• Agreed. I am grateful for what we have- but something is messed up when I am blessed to fly a J-3 Cub but not the ‘heavy’ Cessna 120.

        I hope the perfect doesn’t become the enemy of the good, here.

  2. I concur with Wise OldMan. Some years ago, I had a reason to contact GAMA. I wrote a nastygram email to them moaning about a position they took and — next thing I know — I’m getting a call from a GAMA European rep in Brussels. Ya’ll should have heard the “oral gratification” he was giving me on the subject du jour.
    GAMA has no interest in Light Sport and would likely be happy to see it go away. And the LAMA (LAMADINGDONG) guy has absolutely no interest in including legacy 4 place airplanes in the light sport rules because he’s protecting the current light sport manufacturers. So yes … both organizations ought to shut up and be happy that more older pilots might be retained and maybe more NEW pilots might be minted as a result of MOSAIC. Neither organization is smart enough to recognize that, sadly. BE QUIET!
    I strongly recommend every pilot who has an interest in MOSAIC in its current NPRM form or in slight modification form to make their position known to the FAA ASAP. The deadline is 10 days away today. EAA just released a talking paper on how to address the issues:

    Read it and comment, folks!

  3. This is pure cronyism on display. Suggest the situation with pleasure boats is considered. Kids too young to drive and folks over 80 compete in large sailboats much heavier than four-place aircraft, and no one worries.

  4. I don’t agree that right now is the time to be telling any group to be quiet. THIS is the public comment period, and it ends on Jan 22. I think right now is exactly the time when anybody with a comment should make it. We can tell them to shut up on the 23rd. If you disagree with any public comment on the docket, you are welcome to make a countering submittal.

  5. And thus endeth MOSAIC… not with a bang, but with a greed-based whimper. Such things start with platitudes of safety and the greater good, but always seem to end as a hollow shell that only benefits the money makers.

    Does anyone really think the FAA will treat a reasoned comment from an individual with as much weight as an attorney written comment from GAMA?

    Just my 2 cents and I haven’t had my morning coffee.

  6. MOSAIC effects MUCH more than just Light Sport pilotage and aircraft categorization and certification. If implemented as written, significant changes to ten different CFRs will take place. Including parts 65 and 43. There is a lot in MOSAIC that is disguised by the spotlight on the LSA title.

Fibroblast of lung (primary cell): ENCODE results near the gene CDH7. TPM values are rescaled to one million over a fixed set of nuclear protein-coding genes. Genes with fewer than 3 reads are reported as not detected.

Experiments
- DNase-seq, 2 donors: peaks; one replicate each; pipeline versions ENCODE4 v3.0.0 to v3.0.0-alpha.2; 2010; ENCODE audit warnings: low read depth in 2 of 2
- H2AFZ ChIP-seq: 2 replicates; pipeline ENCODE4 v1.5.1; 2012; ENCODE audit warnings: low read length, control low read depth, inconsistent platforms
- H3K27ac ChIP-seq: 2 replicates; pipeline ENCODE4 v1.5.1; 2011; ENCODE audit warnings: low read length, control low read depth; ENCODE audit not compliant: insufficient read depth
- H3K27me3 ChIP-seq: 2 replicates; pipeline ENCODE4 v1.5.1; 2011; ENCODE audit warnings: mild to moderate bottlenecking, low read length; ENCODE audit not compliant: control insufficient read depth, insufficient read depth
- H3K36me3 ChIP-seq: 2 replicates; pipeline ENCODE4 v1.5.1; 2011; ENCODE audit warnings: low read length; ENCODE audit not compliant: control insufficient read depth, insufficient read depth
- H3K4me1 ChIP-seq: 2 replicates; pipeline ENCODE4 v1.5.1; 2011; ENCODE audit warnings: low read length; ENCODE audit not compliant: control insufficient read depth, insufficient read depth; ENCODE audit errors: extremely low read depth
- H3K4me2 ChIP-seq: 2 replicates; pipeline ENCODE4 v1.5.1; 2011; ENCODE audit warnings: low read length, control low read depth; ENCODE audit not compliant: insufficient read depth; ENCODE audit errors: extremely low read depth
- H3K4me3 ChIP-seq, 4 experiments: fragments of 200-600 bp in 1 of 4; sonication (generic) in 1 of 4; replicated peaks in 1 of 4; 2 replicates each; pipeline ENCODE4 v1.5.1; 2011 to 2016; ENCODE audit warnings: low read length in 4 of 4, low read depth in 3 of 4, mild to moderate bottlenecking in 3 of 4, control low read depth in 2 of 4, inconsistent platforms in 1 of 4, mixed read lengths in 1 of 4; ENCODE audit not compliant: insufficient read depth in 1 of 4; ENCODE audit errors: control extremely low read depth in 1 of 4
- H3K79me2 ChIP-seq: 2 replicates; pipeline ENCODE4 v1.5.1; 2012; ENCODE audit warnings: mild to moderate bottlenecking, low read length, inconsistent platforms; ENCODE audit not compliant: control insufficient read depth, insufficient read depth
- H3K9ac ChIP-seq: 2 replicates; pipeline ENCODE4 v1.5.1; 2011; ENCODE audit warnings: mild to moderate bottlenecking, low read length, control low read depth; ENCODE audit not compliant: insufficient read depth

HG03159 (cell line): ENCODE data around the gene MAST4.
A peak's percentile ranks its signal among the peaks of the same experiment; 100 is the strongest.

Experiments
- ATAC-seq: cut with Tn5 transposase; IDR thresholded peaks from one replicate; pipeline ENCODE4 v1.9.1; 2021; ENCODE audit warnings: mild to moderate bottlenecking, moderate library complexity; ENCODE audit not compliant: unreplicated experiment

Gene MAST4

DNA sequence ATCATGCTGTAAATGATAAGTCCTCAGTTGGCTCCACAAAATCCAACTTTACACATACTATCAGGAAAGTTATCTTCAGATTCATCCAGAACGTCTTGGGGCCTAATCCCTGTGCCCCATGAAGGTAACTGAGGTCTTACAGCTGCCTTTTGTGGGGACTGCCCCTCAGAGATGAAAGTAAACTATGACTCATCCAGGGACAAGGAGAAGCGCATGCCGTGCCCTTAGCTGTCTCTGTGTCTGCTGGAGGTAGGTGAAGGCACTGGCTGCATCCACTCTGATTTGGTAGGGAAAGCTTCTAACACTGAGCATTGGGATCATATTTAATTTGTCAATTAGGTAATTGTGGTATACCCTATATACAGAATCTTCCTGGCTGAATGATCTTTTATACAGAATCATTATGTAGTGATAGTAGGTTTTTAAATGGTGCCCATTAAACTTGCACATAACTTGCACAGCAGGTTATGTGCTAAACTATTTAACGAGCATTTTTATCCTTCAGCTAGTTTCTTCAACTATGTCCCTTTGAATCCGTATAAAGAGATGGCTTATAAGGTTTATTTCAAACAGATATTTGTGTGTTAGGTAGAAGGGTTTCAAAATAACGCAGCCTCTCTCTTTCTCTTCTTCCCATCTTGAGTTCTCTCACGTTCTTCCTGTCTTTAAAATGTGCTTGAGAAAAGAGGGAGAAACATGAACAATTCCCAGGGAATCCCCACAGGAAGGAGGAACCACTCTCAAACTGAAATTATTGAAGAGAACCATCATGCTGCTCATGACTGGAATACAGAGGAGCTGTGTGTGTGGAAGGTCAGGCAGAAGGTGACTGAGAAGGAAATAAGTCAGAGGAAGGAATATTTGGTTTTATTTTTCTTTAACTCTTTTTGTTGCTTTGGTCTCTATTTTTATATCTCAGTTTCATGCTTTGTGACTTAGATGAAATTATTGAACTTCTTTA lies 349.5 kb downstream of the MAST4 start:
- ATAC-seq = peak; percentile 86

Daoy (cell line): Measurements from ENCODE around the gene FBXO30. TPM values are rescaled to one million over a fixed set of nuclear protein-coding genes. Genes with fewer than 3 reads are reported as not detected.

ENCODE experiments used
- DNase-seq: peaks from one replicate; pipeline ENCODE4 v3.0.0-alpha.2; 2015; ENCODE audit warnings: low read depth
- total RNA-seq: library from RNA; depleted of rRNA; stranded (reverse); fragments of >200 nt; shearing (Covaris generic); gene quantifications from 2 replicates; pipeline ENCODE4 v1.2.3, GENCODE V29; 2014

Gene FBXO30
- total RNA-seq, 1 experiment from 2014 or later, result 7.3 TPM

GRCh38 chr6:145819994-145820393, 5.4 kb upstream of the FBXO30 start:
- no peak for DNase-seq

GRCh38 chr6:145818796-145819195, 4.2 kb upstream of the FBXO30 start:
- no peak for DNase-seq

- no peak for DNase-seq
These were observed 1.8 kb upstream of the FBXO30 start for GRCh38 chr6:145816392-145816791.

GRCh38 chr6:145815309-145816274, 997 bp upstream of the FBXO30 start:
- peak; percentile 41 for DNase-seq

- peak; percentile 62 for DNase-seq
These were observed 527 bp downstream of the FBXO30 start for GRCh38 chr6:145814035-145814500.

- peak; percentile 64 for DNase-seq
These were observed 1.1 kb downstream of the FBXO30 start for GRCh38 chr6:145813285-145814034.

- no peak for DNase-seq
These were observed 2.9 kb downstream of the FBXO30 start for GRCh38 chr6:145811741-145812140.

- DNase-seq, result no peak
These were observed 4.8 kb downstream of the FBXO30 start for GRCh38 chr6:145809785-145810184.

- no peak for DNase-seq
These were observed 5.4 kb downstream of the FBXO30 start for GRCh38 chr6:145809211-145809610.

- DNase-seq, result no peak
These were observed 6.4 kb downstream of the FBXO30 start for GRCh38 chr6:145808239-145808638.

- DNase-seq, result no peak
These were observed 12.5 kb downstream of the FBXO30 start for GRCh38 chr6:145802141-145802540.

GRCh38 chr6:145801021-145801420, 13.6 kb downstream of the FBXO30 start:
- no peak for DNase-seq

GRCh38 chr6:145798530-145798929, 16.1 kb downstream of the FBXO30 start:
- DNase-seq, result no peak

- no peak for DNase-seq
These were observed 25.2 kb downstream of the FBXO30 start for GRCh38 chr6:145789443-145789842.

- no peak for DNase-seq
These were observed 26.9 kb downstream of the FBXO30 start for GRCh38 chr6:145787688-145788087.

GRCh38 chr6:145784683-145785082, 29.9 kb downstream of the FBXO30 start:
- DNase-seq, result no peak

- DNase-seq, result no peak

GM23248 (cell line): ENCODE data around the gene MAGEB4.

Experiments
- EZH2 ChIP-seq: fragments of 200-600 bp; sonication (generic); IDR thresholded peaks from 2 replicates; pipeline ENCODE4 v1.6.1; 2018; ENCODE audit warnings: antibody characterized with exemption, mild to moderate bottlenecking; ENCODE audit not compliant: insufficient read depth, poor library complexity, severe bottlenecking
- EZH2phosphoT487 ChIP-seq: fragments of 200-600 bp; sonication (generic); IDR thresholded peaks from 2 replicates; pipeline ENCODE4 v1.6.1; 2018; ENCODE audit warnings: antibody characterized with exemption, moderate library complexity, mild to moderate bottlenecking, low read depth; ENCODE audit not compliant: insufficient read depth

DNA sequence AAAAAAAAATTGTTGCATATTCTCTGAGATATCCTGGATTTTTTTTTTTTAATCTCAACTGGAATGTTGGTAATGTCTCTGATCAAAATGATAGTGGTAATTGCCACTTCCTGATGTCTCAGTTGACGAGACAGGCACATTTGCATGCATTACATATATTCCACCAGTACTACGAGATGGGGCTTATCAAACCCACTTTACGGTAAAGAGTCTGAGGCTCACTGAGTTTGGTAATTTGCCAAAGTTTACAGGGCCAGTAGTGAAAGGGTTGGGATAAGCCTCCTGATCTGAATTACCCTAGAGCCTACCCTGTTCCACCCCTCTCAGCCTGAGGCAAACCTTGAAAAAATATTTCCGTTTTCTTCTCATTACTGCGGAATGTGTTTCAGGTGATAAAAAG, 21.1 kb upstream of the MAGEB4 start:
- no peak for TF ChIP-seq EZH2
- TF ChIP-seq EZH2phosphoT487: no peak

7. With the sound of oxen being gored in the background…did anyone think that the pressure groups would let this go by without an attempt to gut it like an 8-point buck?

    It doesn’t matter what the consumer wants or a century’s worth of data indicates…the bottom line of Textron, et al is what matters. That there is a revolving door between the FAA and the industry manufacturers and associations at the higher levels should be a way to forecast that what comes out of MOSAIC will be way different from what was proposed.

    Will we see 152/172/cheorkee/warriors/archers moved to a category that will allow for greater infusion into the ‘sport’ realm, acknowledging that most of the activities with those rides fit the definition of ‘sport flying’? Who knows? Not putting any bets on it…we (the pilot population) hve been left at the altar too many times (remember, we only got Basic Med because it was written into law after Oak City’s foot dragging on real medical reform went on for decades in the face of medical evidence to the contrary, and proven for the most part since ’17) to hope too much that the MOSAIC bride will come down the aisle.

  8. So, how long has sport pilot been working perfectly? A long time already. There have been no losses, fatal, or serious injuries that can be DIRECTLY attributable to Basic Med, Light Sport or anything else that would render MOSIAC untennable. It seems rediculous for GAMA to oppose implementation (even if in phases) with absolutely zero statistical evidence. I someone can obtain PVT or with higher licenses and ratings, what exactly is the objection? We in the GA world don’t operate in the same flight regimes as corporate and pose no threat to ‘your’ airspace. The same rules of basic airmanship should apply to all under MOSIAC